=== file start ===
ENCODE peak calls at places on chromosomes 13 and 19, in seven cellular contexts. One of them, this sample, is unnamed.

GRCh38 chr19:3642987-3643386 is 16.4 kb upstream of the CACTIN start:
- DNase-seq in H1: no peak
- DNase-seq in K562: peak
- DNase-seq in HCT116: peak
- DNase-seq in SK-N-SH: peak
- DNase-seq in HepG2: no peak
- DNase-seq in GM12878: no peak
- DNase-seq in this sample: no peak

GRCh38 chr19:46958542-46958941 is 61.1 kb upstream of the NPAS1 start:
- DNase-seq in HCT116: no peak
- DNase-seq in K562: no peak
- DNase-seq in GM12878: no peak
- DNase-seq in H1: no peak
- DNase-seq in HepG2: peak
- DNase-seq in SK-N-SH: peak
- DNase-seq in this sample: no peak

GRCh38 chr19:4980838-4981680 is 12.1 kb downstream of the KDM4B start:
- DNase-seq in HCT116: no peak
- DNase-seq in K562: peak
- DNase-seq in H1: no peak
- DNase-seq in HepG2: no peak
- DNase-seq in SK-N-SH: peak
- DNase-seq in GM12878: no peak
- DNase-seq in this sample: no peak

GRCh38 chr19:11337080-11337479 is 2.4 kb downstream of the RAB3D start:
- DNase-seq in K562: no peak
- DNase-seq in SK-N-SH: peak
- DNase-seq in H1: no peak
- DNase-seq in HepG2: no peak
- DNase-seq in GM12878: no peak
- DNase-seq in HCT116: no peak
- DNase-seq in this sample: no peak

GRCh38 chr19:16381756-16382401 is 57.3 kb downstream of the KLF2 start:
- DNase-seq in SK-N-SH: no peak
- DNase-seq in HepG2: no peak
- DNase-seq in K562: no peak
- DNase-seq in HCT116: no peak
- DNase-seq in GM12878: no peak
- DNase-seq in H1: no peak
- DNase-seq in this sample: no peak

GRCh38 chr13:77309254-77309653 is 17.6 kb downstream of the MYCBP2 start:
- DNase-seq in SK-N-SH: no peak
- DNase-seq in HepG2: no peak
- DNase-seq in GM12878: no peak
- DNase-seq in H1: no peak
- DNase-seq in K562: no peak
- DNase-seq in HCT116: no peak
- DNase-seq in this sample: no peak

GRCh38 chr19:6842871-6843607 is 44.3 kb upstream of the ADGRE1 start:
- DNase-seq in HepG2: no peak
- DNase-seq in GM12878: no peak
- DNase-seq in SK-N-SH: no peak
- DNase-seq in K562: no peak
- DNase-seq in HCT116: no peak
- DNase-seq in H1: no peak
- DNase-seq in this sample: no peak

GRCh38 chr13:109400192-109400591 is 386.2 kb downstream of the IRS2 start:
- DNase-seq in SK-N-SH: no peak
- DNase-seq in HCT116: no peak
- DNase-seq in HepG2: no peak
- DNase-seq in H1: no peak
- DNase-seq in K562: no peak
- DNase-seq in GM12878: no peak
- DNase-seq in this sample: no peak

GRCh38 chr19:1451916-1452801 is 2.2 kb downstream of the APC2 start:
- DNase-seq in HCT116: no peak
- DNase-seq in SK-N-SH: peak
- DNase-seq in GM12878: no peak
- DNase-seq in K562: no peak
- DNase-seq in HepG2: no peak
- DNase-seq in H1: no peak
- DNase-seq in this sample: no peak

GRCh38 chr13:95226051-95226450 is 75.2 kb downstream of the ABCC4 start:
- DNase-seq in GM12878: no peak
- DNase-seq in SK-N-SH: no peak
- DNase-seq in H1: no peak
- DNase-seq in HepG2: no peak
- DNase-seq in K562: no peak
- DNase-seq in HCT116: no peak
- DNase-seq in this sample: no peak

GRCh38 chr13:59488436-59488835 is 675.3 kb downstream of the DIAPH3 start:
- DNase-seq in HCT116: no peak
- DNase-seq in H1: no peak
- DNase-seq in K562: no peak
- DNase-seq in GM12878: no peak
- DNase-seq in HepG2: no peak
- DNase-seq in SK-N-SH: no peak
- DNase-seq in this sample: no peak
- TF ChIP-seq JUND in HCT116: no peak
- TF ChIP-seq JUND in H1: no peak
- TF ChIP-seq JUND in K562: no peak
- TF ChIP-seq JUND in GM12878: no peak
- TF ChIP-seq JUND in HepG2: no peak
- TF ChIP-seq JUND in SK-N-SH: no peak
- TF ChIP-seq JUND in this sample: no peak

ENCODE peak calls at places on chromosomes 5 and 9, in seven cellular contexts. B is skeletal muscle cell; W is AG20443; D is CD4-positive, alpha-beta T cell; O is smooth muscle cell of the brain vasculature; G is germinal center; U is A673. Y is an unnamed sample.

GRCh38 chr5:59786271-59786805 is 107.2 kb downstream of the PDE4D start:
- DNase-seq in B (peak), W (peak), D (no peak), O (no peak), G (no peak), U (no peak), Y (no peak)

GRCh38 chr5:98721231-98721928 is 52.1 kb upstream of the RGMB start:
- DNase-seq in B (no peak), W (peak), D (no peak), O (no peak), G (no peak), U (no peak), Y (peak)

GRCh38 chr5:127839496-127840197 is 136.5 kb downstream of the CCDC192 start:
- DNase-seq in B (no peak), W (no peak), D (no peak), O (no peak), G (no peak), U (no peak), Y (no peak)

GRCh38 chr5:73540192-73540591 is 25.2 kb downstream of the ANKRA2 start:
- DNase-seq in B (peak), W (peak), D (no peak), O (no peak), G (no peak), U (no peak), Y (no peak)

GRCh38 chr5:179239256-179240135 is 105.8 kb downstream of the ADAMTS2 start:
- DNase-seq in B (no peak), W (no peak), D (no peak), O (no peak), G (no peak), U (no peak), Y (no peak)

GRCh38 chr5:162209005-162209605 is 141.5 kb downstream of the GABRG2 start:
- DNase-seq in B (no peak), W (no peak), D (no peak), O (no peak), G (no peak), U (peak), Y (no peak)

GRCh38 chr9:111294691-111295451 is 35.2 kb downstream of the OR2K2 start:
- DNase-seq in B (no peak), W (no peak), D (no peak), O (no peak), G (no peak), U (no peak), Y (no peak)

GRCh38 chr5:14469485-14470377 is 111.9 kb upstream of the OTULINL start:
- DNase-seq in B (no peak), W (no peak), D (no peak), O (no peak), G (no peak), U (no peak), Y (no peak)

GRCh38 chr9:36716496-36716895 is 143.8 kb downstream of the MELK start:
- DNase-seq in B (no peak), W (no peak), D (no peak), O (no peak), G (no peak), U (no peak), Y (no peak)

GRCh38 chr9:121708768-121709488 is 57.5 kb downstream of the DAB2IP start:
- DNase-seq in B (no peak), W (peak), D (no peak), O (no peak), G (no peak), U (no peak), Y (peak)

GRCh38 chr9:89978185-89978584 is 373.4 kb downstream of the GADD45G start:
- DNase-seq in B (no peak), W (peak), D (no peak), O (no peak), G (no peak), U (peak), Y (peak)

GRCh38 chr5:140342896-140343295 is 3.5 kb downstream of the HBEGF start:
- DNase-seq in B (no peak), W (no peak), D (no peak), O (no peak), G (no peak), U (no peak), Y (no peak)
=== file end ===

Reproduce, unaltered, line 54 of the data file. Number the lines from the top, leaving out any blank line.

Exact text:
- DNase-seq in K562: no peak